Those fears were confirmed when the Chinooks deposited them on a snow-covered mountaintop shortly after midnight. The soldiers were equipped with night-vision goggles, but the terrain was steeper than they thought. Men were falling everywhere. Spc. Angel Ramon, from Brooklyn, N.Y., recalled that "when we first started to attempt to walk down at night, I almost fell down the mountain in the first 30 minutes."
Soldiers joke that no military plan survives the first minutes of battle and Ramon's company commander, Bankston, was quickly finding out how true that is.
"With the heavy loads we had, with the amount of personnel we had, it wasn't feasible to move down the mountain at night," he said.
The descent wasn't much better at dawn. Sgt. Mendez remembered that "basically you had to hold on to a tree or a root or some kind of shrub just to stand up as you go down."
Across the valley, on another mountaintop, Cougar Company decided to press ahead under the cover of darkness. They knew there was a significant force of Taliban insurgents near their landing zone. They just didn't know how close.
As he moved down the mountain, Spc. Bret Kadlec noticed something wasn't right.
"I heard a couple of Afghanis talking," he said. "Real quiet, just a couple of whispers and they were right in the trees above us. And I asked Sgt. Burgess, 'We don't have no Afghan Army next to us do we?' And he said, 'No.' And as soon as he said no I heard them flip their weapon to fire and started to open up on us. And we immediately jumped down. We started shooting up in the trees because they were directly above us. It was all pretty much chaos from there."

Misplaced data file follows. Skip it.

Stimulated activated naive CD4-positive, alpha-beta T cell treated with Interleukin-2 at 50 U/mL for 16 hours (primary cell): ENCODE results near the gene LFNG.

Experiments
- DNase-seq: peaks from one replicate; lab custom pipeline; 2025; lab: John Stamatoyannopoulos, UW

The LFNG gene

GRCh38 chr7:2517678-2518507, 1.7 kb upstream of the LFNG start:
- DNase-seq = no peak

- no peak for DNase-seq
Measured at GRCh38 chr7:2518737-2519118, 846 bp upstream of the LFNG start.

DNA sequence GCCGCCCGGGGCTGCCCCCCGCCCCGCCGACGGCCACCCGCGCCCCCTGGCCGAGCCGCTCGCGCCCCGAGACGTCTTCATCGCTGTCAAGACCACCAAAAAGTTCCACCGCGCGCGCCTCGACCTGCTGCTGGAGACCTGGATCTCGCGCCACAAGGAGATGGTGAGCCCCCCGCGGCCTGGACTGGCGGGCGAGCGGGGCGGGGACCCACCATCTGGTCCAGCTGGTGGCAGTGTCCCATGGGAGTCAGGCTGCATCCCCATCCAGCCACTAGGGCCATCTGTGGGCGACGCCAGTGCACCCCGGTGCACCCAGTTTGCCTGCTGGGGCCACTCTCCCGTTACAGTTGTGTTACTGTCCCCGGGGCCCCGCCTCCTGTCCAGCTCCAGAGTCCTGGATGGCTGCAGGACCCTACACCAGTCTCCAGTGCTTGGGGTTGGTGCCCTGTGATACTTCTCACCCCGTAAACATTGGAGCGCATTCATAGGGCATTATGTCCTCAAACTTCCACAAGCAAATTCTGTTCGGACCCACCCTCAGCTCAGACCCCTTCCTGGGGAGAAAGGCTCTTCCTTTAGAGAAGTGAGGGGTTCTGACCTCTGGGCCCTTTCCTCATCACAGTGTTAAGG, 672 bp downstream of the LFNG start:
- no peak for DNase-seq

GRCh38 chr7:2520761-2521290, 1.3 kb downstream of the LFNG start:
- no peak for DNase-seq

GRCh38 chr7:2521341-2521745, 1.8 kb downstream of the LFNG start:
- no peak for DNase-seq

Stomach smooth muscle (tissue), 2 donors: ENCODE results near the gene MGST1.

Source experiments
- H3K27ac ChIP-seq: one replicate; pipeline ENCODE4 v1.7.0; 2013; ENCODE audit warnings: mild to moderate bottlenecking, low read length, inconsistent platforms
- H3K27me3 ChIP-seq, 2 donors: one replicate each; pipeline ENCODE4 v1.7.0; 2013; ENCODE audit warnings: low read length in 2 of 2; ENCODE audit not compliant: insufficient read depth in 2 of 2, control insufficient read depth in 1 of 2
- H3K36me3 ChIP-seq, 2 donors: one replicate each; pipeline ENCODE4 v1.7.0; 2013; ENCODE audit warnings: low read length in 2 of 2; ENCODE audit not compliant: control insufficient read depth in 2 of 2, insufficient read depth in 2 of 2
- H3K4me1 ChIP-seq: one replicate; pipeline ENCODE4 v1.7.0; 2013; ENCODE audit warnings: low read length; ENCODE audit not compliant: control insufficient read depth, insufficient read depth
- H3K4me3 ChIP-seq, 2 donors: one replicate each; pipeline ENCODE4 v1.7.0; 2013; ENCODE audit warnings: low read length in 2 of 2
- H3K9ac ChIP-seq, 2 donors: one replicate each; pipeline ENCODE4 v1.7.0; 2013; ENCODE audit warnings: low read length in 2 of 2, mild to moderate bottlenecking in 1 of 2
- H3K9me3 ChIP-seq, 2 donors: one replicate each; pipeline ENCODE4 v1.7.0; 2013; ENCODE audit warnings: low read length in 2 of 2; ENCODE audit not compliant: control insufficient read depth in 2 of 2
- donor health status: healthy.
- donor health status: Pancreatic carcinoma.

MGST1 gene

Kadlec's squad leader, Sgt. Brian Burgess, and Spc. Dustin Feldhaus were mortally wounded in the opening seconds of the night battle.
The squad's medic, Brit Jacobs, didn't need to be told to run into enemy fire to help his buddies.
"I heard the radio go on and someone [sounded hurt]," he said. "No one told me there were casualties. I knew because of that. They were literally in the trees firing down at us. What kind of crazy crap is that?"
A late enlistee in his 30s, Spc. Eric Matheson was a father figure in 3rd Platoon, Cougar Company, who call themselves, "The Bastards." He knew the younger soldiers were watching him.
"I really felt I was going to die down there -- either shot from above or all it would have taken is one rocket-propelled grenade placed right and we'd of all been dead," he said. "I stayed there even though my instinct was to get the hell out of there, but I stayed tree for all my group, my squad, my platoon. I stayed there for 'The Bastards.'"
The medic, Jacobs, recalled that in the worst of the battle he was fighting only for his buddies to the left and right of him.
"It was amazing to see out of that chaos that it could at least be a little bit organized," he said. "Everybody [was] doing their part to help out. You could really see a fraternal love between everybody, even though there was a enemy out there and chaos.
The 3rd Platoon, outnumbered, kept fighting on and, within an hour, prevailed. The Taliban, who weren't killed in the gun battle, climbed down from their trees and retreated.
Sgt. Burgess's squad began Operation Strong Eagle 3 with seven men. In the first hour of the Operation, two had died and a third was injured. A fourth soldier, PFC Jeremy Faulkner, would die in a separate battle late that morning. The squad would end the day with only three soldiers still in the fight. And theirs was only the opening battle.